Liu, J., Strzalka, J, Tronin, A, Johansson, J, and Blasie, J. Mechanism of Interaction between the General Anesthetic Halothane and a Model Ion Channel Protein, II: Fluorescence and Vibrational Spectroscopy Using a Cyanophenylalanine Probe. United States: N. p., 2009. Web. doi:10.1016/j.bpj.2009.01.055.
Liu, J., Strzalka, J, Tronin, A, Johansson, J, & Blasie, J. Mechanism of Interaction between the General Anesthetic Halothane and a Model Ion Channel Protein, II: Fluorescence and Vibrational Spectroscopy Using a Cyanophenylalanine Probe. United States. doi:10.1016/j.bpj.2009.01.055.
Liu, J., Strzalka, J, Tronin, A, Johansson, J, and Blasie, J. 2009. "Mechanism of Interaction between the General Anesthetic Halothane and a Model Ion Channel Protein, II: Fluorescence and Vibrational Spectroscopy Using a Cyanophenylalanine Probe". United States. doi:10.1016/j.bpj.2009.01.055.
@article{osti_980329,
title = {Mechanism of Interaction between the General Anesthetic Halothane and a Model Ion Channel Protein, II: Fluorescence and Vibrational Spectroscopy Using a Cyanophenylalanine Probe},
author = {Liu, J. and Strzalka, J and Tronin, A and Johansson, J and Blasie, J},
abstractNote = {We demonstrate that cyano-phenylalanine (PheCN) can be utilized to probe the binding of the inhalational anesthetic halothane to an anesthetic-binding, model ion channel protein hbAP-PheCN. The Trp to PheCN mutation alters neither the a-helical conformation nor the 4-helix bundle structure. The halothane binding properties of this PheCN mutant hbAP-PheCN, based on fluorescence quenching, are consistent with those of the prototype, hbAP1. The dependence of fluorescence lifetime as a function of halothane concentration implies that the diffusion of halothane in the nonpolar core of the protein bundle is one-dimensional. As a consequence, at low halothane concentrations, the quenching of the fluorescence is dynamic, whereas at high concentrations the quenching becomes static. The 4-helix bundle structure present in aqueous detergent solution and at the air-water interface, is preserved in multilayer films of hbAP-PheCN, enabling vibrational spectroscopy of both the protein and its nitrile label (-CN). The nitrile groups' stretching vibration band shifts to higher frequency in the presence of halothane, and this blue-shift is largely reversible. Due to the complexity of this amphiphilic 4-helix bundle model membrane protein, where four PheCN probes are present adjacent to the designed cavity forming the binding site within each bundle, all contributing to the infrared absorption, molecular dynamics (MD) simulation is required to interpret the infrared results. The MD simulations indicate that the blue-shift of -CN stretching vibration induced by halothane arises from an indirect effect, namely an induced change in the electrostatic protein environment averaged over the four probe oscillators, rather than a direct interaction with the oscillators. hbAP-PheCN therefore provides a successful template for extending these investigations of the interactions of halothane with the model membrane protein via vibrational spectroscopy, using cyano-alanine residues to form the anesthetic binding cavity.},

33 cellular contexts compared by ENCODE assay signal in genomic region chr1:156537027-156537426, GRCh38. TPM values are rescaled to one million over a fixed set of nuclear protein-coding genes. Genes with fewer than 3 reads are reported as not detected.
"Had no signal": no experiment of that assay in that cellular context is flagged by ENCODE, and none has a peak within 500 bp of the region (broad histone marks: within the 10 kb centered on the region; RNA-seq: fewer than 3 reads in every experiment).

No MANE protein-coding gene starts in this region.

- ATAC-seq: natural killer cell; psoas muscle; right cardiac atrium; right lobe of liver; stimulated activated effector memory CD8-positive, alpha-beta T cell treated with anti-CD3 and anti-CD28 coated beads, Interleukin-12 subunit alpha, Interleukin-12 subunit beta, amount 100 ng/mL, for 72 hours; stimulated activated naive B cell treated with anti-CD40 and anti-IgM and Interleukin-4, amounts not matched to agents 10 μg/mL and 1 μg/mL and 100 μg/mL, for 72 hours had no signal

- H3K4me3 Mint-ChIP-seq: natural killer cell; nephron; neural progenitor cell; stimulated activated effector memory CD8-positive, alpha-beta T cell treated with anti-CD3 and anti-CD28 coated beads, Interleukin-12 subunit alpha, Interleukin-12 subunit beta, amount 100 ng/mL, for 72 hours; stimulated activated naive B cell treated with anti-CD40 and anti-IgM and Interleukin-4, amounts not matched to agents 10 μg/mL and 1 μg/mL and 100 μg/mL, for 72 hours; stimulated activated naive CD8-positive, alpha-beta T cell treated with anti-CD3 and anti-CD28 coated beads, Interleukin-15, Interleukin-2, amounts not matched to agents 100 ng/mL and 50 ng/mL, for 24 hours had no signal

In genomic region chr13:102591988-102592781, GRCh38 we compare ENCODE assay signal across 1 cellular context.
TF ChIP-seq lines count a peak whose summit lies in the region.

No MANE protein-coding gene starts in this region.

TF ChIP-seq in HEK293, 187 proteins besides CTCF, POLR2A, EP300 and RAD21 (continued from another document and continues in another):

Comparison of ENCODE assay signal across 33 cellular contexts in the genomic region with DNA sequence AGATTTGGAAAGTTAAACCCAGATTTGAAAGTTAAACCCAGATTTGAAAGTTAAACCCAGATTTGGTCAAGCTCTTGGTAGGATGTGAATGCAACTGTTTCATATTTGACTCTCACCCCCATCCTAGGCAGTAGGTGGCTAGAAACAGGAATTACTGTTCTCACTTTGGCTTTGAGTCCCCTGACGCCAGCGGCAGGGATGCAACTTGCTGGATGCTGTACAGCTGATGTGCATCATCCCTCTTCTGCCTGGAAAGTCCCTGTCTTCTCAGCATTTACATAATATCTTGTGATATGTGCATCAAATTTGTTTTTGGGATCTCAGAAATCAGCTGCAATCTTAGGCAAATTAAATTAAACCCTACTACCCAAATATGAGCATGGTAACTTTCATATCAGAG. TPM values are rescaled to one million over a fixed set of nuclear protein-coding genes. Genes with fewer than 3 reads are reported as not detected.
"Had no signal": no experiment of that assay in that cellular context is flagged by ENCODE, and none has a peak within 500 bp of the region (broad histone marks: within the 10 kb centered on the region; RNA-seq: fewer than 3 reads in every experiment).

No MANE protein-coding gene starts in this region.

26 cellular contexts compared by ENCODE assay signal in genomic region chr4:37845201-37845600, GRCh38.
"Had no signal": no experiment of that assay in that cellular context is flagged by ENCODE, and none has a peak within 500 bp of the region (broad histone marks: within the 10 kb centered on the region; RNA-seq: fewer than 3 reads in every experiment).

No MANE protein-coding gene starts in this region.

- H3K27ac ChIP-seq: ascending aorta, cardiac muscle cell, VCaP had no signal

doi = {10.1016/j.bpj.2009.01.055},
journal = {Biophysical Journal},
number = 10,
volume = 96,
place = {United States},
year = 2009,
month = 1
}